Seoulites love their meat. Galbi, bulgogi, SPAM, chicken in a cup — they’re as common a sight around here as an ajumma in a floppy visor. The boss always wants to take you to that place around the corner with the pig portrait in the window. You’ve been blowing him off since he tried feeding you ox intestine that was “good for stamina.”
With so much meat around, vegetarians in Seoul walk a culinary path paved with bibimbap and pickled radish, kimchi and bean sprouts, rice and more rice. And when your proficiency in Hangeul determines whether a visit to a Korean restaurant will result in catastrophe, it’s easy to start feeling a little shipwrecked.
Don’t despair. Our fair city is teeming with veggie-friendly eateries waiting for you to discover. You simply have to know where to look. Heading toward one of the ever-expanding buffet options like VIPS is usually a fine choice, and you cfvegan oftentimes find things there you haven’t had in a while like grapefruit salad with kale and chunky potato soup — and really cheap wine. You can also do the swap-out trick with ingredients, with varying results. Dos Tacos will make an excellent veggie burrito to your specifications, and OYori in Hongdae can vegetarianize anything on their menu (try the dwenjang ramen).
But despite your fortitude, all that bargaining with a Korean chef can be daunting and buffets are, well, a little low on the ambience factor (among other things). These five restaurants will steer you clear of those tiresome encounters, away from those humdrum boiled carrots, and from the carry-your-dinner-on-a-plastic-tray thing.
They turn up the heat on the average, employ the best of ingredients, and wrap the whole experience up in a better package than your typical veg-only place may offer.
You and your omnivore friends will be happy at any one of them for a rapid lunchtime grab-n-go or a fancy party with cocktails, and you won’t even have to eat iceberg lettuce. Promise.
Buddha’s Belly in Itaewon is a great place for a date. The interior is swank and lavish, featuring squishy red chairs that will send your overworked mind on vacation. The food is a slice of Thai, with veggie and non-veggie options galore, and the English-speaking staff is able to help you negotiate with any needed substitutions (vegans should ask for no fish sauce). There are spring rolls, noodles and rice dishes ready to be loved, along with fiery curries awash in sumptuous coconut milk and kick-your-teeth-in spicy sauces you can add or subtract to your liking. The Thai Red Curry presents a myriad of vegetables including bamboo shoots, baby corn, scallions, zucchini and carrots, and is rounded out with a nice bowl of mouth-cooling rice. Add a couple of gin and tonics.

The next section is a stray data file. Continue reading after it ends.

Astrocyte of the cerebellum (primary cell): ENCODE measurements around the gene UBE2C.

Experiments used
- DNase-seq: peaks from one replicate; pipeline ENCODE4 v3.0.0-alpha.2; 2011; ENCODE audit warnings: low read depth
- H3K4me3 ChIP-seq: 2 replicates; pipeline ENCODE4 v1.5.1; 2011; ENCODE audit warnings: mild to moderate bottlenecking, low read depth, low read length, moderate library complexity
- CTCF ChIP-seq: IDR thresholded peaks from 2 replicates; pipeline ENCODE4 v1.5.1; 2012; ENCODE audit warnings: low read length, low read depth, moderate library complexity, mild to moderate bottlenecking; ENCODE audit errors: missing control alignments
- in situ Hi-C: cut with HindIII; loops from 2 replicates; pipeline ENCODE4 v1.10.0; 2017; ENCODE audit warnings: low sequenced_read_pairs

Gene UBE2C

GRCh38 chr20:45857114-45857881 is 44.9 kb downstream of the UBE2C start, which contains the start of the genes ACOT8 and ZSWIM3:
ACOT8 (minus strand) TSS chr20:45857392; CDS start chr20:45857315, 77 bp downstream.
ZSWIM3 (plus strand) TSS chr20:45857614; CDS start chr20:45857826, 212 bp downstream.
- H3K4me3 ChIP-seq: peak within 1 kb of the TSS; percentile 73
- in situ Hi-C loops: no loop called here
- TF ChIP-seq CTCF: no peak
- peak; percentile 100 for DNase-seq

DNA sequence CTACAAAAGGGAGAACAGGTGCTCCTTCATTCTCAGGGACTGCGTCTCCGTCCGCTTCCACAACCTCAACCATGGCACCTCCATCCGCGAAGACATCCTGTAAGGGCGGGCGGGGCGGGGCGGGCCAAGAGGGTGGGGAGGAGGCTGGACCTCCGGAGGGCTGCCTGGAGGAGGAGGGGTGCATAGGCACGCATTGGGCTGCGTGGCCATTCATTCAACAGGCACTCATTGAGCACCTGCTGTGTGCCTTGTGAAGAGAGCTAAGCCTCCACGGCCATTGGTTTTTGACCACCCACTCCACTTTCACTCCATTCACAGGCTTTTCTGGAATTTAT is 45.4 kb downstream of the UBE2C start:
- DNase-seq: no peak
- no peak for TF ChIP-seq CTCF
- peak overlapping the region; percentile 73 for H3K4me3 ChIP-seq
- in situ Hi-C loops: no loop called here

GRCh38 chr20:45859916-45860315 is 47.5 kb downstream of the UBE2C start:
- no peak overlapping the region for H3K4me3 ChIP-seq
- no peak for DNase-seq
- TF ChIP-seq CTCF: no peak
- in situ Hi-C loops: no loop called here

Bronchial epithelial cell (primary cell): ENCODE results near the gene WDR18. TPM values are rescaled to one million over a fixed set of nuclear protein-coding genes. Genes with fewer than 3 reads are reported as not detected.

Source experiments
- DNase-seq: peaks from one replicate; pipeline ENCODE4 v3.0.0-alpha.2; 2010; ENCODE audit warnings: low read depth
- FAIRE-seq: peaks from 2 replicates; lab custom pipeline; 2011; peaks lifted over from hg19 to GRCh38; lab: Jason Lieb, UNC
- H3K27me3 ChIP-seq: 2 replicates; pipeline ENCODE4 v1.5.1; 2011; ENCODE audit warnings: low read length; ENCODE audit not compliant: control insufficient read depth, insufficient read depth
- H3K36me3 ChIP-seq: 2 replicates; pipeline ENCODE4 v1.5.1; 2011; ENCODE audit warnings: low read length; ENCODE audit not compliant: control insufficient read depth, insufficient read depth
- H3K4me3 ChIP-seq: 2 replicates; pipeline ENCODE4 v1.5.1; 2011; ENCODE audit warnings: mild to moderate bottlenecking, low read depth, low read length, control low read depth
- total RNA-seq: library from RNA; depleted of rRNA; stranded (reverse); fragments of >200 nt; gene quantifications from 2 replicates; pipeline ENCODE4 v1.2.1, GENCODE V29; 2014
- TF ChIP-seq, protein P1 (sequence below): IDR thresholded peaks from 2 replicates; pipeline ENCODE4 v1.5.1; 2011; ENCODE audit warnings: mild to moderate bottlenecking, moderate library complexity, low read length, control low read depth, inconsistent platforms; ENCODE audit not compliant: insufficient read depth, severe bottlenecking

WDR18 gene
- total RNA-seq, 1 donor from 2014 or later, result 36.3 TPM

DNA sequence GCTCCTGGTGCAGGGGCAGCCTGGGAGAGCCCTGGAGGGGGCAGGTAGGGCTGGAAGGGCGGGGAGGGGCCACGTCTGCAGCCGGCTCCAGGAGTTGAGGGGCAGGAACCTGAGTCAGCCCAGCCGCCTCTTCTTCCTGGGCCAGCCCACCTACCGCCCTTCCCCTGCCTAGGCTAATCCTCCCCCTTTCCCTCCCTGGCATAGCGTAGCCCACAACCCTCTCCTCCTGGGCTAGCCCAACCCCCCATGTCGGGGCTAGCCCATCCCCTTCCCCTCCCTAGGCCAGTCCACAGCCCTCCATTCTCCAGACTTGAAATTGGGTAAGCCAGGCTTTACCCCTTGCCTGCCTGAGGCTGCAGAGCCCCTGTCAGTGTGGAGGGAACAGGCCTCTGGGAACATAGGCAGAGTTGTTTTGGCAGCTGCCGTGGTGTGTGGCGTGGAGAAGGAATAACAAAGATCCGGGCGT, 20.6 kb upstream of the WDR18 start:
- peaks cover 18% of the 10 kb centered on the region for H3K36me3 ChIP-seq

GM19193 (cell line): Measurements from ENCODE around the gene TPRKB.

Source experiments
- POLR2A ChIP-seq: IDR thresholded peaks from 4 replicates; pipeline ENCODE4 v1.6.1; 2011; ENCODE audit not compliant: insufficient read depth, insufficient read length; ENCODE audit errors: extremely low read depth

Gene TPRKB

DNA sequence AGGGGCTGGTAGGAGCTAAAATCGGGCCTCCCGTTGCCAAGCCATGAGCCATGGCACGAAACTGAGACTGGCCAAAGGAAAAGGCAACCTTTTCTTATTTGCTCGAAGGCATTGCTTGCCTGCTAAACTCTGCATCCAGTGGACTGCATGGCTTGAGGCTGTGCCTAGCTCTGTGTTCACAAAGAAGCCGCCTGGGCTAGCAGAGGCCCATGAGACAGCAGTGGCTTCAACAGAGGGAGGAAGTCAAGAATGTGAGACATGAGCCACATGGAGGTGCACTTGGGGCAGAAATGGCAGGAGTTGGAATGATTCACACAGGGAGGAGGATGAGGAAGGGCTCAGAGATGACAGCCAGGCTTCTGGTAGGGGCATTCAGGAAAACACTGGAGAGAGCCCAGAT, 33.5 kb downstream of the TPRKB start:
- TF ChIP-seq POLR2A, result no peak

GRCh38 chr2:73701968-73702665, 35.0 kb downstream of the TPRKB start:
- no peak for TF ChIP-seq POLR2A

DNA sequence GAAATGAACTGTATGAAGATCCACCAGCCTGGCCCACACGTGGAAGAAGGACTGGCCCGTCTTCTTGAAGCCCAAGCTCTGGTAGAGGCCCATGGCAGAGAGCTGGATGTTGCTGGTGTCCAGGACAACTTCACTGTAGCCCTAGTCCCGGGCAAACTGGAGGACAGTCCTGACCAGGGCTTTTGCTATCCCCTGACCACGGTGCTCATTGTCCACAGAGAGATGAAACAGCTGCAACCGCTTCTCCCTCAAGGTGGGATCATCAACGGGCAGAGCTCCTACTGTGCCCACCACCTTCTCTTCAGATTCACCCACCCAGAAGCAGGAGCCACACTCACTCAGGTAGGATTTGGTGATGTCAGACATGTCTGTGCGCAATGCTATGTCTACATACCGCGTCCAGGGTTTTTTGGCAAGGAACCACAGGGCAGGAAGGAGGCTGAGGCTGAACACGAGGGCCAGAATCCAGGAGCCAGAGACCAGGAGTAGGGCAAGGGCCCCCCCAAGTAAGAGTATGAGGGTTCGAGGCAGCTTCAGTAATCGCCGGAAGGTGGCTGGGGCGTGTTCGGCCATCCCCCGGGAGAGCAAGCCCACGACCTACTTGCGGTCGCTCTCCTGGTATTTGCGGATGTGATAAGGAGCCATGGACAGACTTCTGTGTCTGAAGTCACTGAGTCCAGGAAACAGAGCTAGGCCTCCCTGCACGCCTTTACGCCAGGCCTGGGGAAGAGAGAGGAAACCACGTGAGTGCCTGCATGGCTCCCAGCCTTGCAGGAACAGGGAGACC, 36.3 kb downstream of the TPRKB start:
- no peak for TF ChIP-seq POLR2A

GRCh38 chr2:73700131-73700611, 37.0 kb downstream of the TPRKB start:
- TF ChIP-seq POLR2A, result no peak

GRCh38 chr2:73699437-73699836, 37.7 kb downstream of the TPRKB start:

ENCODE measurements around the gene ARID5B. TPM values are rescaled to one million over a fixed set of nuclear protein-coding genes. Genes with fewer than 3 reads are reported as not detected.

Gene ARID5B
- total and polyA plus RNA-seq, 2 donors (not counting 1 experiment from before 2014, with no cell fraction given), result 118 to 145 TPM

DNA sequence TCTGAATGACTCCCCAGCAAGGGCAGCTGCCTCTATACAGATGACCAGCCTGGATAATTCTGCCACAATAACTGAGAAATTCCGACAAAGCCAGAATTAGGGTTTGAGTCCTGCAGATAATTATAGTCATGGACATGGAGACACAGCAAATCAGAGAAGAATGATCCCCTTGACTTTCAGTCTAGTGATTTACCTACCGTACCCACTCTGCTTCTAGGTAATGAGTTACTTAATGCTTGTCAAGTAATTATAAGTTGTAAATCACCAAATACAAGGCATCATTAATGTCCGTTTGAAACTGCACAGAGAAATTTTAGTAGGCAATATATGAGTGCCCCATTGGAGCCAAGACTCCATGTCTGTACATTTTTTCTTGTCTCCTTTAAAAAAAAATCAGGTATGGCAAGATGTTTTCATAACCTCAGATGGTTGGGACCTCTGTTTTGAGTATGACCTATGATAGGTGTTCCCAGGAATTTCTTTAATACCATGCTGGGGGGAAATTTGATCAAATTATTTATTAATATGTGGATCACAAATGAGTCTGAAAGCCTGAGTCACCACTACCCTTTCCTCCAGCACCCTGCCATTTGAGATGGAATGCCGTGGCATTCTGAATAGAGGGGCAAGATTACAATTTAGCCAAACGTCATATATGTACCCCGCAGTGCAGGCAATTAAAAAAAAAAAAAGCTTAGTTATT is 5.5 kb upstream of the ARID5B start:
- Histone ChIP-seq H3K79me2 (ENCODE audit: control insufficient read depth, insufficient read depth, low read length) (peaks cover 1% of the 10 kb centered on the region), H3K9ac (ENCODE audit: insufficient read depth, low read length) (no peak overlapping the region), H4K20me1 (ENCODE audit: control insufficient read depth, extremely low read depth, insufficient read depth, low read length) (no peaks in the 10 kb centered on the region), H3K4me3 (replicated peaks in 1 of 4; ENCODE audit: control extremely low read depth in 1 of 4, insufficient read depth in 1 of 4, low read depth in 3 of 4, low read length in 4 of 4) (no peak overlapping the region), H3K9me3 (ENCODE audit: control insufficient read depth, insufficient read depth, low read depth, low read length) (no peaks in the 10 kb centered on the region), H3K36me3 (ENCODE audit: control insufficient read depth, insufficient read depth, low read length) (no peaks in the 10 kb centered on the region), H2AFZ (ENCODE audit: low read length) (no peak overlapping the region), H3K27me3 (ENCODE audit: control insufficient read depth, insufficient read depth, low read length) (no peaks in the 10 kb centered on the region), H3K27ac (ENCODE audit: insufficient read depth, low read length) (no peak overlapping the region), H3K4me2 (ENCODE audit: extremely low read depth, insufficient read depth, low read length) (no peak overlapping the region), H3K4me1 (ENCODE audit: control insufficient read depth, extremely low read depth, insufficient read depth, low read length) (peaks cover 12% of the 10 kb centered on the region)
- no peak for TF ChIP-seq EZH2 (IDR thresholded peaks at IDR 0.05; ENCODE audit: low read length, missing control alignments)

Directions: New location near Noksapyeong Station, just around the corner from Petra, close to Botton.
With so much attention being paid to the meat platter and the lamb kebabs at Santorini, it’s easy for their delicious vegetarian-friendly dishes to drop under the radar. The Greek salad has a perfect combination of crunchy cucumbers, green peppers, tomatoes and vinegary onions, topped with capers and oh-so-wonderful kalamata olives. The skordalia, hummus and eggplant spreads are all nice with pita bread, and the complimentary rustic wheat rolls are just begging for a dip into fruity olive oil. If you’re still hungry, order the spinach pies and enjoy the blue and white island atmosphere over a beer or three.
Directions: Itaewon Station, Exit 1. Walk straight out of the exit and take an immediate right, past KFC. Go up the hill and take the next left. Santorini is located one block down on the left-hand side, on the second floor. Look for the blue and white circular sign.
At Petra in Noksapyeong, you can relish in vegetarian fare with an Arabian twist. Crunchy fried falafel, baba ghanoush and fattoush are scrumptious — even better when wrapped up in warm flatbread and smothered with super spicy pepper sauce. The em’nazala (eggplant with tomatoes), tabouli, hummus and olive salad are yummy, too, especially as you enjoy the view out the gigantic windows. Go on a warm day to linger and relax on the breezy terrace.
Directions: Noksapyeong Station, Exit 1. When you arrive at street level, look up and to the left for a pedestrian overpass. Head up the stairs and over the road. When you reach the other side, turn right. You’ll see Petra on the left, near the top of the hill.
The ubiquitous franchise Kraze Burger may seem like the last place you could go, but in fact they have an excellent tofu burger with fried onions and several salads that won’t leave you wanting. Even better, you can easily customize any of their menu items by substituting the meat with a tofu patty, and even go totally vegan by subtracting mayo and cheese (the Darren Burger is notably delicious made vegan — ask for extra hot sauce). If you’re looking for a place to have lunch with friends or for a quick solo meal, head to any one of their locations to eat your fill for less than 10,000 won.
So True is an undiscovered jewel in the Cheongdam neighborhood. Among the extensive menu of coffees, smoothies and desserts, there are delicious vegetable pastas, a huge grilled mushroom salad and a really special pesto panini on toasted brown bread. But the bona fide showstopper here is the Garden Pizza, piled high with kabocha squash and pumpkin, sunflower seeds, walnuts, mushrooms, garlic and herbs on a thin, crispy crust. This luscious chow will set you back 29,000 won, but it’s more than enough food for two people and, paired with another entrée, will leave you with ample leftovers for tomorrow. Finish up with a slice of citron cake and hot clementine tea, then chill out and soak up the zen.
Directions: Cheongdam Station (Line 7, Exit 2). Once you step outside, follow the curving road to your immediate right. So True is on the right-hand side, a one-minute walk from the station